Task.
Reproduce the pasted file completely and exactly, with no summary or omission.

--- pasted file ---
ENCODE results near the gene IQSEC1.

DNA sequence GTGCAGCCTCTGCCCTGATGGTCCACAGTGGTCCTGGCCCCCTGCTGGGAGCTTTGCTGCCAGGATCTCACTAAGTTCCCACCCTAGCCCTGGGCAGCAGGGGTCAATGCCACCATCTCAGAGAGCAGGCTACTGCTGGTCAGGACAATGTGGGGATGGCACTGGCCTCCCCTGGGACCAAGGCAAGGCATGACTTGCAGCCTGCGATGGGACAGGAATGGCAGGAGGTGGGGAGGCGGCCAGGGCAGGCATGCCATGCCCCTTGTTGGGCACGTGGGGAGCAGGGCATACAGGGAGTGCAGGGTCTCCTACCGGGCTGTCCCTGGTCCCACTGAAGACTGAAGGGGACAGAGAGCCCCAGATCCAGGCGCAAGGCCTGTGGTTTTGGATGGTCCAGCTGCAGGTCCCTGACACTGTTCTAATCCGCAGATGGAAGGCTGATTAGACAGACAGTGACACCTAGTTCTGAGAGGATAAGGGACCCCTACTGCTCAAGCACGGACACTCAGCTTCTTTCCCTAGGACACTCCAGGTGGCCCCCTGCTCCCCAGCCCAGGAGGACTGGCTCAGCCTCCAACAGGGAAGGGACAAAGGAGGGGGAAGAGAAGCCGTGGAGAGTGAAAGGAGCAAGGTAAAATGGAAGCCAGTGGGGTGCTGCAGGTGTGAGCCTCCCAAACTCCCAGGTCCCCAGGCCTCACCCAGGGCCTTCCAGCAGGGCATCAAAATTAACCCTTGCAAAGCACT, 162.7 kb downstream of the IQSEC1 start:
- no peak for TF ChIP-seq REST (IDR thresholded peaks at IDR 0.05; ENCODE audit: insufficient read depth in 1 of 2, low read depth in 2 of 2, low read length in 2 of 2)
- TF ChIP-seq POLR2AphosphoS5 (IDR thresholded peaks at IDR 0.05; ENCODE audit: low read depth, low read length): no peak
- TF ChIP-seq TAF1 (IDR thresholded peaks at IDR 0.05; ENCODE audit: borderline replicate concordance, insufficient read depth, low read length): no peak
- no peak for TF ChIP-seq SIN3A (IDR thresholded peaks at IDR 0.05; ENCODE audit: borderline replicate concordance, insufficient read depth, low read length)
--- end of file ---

ENCODE results near the gene IQSEC1.

DNA sequence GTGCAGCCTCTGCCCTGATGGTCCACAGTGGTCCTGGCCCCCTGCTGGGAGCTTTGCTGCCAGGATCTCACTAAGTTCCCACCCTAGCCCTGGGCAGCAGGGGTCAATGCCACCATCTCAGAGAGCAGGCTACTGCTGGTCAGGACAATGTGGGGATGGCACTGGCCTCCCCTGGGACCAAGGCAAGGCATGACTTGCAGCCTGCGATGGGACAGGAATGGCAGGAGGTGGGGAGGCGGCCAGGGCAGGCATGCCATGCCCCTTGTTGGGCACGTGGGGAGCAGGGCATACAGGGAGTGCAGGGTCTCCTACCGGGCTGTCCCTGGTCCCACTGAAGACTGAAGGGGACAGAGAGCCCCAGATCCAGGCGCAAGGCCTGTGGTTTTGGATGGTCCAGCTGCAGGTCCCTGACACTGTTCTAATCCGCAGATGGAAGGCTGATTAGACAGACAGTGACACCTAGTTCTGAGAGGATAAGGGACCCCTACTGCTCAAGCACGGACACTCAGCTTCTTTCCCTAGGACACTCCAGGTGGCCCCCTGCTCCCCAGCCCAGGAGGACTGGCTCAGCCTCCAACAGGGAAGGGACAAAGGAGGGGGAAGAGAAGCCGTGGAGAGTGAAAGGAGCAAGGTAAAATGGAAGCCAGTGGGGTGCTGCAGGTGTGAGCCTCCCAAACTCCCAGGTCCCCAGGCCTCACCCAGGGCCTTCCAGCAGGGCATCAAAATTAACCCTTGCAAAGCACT, 162.7 kb downstream of the IQSEC1 start:
- no peak for TF ChIP-seq REST (IDR thresholded peaks at IDR 0.05; ENCODE audit: insufficient read depth in 1 of 2, low read depth in 2 of 2, low read length in 2 of 2)
- TF ChIP-seq POLR2AphosphoS5 (IDR thresholded peaks at IDR 0.05; ENCODE audit: low read depth, low read length): no peak
- TF ChIP-seq TAF1 (IDR thresholded peaks at IDR 0.05; ENCODE audit: borderline replicate concordance, insufficient read depth, low read length): no peak
- no peak for TF ChIP-seq SIN3A (IDR thresholded peaks at IDR 0.05; ENCODE audit: borderline replicate concordance, insufficient read depth, low read length)